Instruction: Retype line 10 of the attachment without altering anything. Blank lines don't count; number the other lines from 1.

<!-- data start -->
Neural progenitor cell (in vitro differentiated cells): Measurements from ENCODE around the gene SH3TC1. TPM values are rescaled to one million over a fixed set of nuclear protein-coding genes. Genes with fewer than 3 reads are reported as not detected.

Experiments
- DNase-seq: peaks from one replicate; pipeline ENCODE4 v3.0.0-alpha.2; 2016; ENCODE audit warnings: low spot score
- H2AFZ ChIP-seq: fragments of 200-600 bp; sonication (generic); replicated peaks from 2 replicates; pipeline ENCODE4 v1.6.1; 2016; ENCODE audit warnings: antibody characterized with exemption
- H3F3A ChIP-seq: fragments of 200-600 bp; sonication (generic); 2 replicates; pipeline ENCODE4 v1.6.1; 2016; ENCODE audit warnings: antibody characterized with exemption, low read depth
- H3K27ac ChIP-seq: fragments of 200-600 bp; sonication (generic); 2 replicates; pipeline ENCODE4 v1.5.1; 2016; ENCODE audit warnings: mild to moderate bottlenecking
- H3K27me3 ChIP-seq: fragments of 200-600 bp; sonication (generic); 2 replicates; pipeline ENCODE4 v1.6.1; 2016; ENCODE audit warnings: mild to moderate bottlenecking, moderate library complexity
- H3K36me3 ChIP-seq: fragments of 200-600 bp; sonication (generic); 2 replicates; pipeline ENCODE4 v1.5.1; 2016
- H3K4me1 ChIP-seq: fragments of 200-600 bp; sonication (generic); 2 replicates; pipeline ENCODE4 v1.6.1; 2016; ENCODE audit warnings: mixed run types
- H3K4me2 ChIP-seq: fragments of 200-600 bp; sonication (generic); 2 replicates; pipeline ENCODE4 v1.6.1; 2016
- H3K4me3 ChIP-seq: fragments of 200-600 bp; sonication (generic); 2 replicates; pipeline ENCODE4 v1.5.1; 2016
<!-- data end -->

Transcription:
- H3K4me2 ChIP-seq: fragments of 200-600 bp; sonication (generic); 2 replicates; pipeline ENCODE4 v1.6.1; 2016